Student Activities And Assessment Can Be One In The Same
Assessment is not just formal paper and pencil tests. While tests are an important indicator of how much students have learned AFTER instruction, teachers can use cold calling, polling (i.e., Kahoot games), and choral response DURING learning to determine if students are learning material or if they must pivot their instruction for better student understanding. These informal assessment strategies can both be fun and produce assessment data.
Also, we educators can do a better job in assessing our students through more authentic assessments such as project-based learning, case studies, and scenarios as well as through student portfolio assessment. So many careers these days require collaboration. So, why then are we still often assessing in isolation?
Involve Students In Self- And Peer Assessment
Above, I mention portfolio assessment as both a great student engagement and assessment strategy. There also are additional less-involved ways through which to engage students in analyzing their academic growth and achievement daily. For example, students can self- and then peer assess essays using a performance rubric. Students can critique their and peer contributions to group work. Students can also shout out positive peer contributions during lesson summary activities. These strategies not only engage students but foster social-emotional competency as well.
Engage Students Through Personalization
I was lucky to be able to enroll in Ms. Firestone’s ELA/visual and performing arts “house” in a high school that was otherwise dominated by achievement in sports. However, while it is wonderful when districts do provide students with opportunities to learn through cross-disciplinary and theme-based learning approaches, all teachers can engage students through personalization of the learning experience.
Conduct a survey/inventory of student interests. How do you build these interests into your lesson plans? Consider the cultural backgrounds of your students. How might you bring in learning materials and/or teach content through situations with which your students already may have community knowledge? Also, students who are below academic proficiency may become frustrated and disengage while students who are above proficiency may also check out if not provided with an appropriate level of challenge. How do you use common diagnostic assessment at the beginning, middle, and end of the year to determine how many instructional groups you have in your class? What scaffolds and/or extensions might you provide your students so that they do not become frustrated or bored?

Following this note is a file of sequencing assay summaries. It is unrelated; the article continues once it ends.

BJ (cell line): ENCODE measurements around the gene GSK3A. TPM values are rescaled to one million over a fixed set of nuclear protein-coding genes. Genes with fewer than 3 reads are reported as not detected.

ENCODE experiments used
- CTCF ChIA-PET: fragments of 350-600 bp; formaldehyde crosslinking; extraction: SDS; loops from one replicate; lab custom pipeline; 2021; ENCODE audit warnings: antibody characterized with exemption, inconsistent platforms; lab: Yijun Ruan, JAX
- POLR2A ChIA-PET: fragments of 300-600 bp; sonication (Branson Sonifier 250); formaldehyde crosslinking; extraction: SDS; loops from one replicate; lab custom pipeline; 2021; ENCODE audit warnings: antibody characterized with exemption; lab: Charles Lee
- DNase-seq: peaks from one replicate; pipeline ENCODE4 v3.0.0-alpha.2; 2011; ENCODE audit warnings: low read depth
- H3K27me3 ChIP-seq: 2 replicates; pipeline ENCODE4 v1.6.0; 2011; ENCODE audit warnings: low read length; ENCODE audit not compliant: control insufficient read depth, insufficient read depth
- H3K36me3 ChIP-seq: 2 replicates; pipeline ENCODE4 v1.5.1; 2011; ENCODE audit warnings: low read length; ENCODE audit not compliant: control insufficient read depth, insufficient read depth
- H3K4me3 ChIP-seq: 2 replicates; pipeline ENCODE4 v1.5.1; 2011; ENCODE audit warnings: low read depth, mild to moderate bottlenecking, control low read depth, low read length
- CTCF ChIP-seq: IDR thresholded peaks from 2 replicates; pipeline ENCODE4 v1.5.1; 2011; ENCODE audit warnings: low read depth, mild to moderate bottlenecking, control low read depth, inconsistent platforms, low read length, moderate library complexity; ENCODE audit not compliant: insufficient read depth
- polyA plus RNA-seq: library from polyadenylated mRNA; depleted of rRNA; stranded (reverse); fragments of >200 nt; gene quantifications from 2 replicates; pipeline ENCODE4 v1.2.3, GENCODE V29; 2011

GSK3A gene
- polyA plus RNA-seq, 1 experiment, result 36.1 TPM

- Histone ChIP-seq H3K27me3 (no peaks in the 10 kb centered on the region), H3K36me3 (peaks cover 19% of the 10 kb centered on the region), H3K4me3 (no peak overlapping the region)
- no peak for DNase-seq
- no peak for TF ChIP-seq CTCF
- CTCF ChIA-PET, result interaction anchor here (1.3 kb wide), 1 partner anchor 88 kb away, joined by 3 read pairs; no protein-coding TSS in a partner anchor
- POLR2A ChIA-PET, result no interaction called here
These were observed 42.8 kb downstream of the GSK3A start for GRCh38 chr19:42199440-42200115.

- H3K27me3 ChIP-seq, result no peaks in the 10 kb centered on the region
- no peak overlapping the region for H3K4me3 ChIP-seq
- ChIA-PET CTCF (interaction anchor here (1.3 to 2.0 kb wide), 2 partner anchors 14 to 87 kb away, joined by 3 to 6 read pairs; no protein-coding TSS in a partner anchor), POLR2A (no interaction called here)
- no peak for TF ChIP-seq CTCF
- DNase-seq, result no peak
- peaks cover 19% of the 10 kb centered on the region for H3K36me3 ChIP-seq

Know Which Engagement Strategy To Use When
If a typical lesson is 45 to 50 minutes, and we are following a gradual release model, this means that we have approximately five minutes for an introductory activity, 10 minutes for a mini-lecture (I and we do), 20 to 25 minutes for student practice (you do), and five to 10 minutes for summation of the lesson. Therefore, our engagement activities need to be concise during a lesson’s introduction, the mini-lecture, and the summation of a lesson and can be extended/deeper process when students are practicing their learning. In other words, don’t try to do an inside-outside circle activity during the mini-lecture when a quick turn and talk is more appropriate. Save the inside-outside circle activity for student practice time.
Also, have a ready bank of four to five student discussion strategies that you can swap in and out during student practice time each lesson. However, a word of caution. Don’t push back against collaborative learning if you fear the loss of classroom control. It is not the discussion strategy that is faulty but how well the teacher implements it and sets classroom expectations. Students may still need the teacher to instruct them on how to engage in a discussion as well as both discussion stems and guiding questions.
Let Students Own The Learning
Provide students with SOME choice when it comes to how they will learn content/skills and how they will demonstrate mastery. Allow students who like to move/dance an opportunity to demonstrate their learning through a role play. Perhaps students who like to draw might demonstrate learning through the creation of a poster. Still, others may want to write and/or produce a podcast. Our students are digital natives. Don’t fight technology; embrace it. Regardless, make sure students are being evaluated similarly/on meeting the learning objective and not on other extraneous skills used to produce their product.
If you would like additional ideas on how to impact student lives without sacrificing your own, and have a life teaching, check out my quick hack teaching courses, including on student engagement, here. You can also reach me on LinkedIn.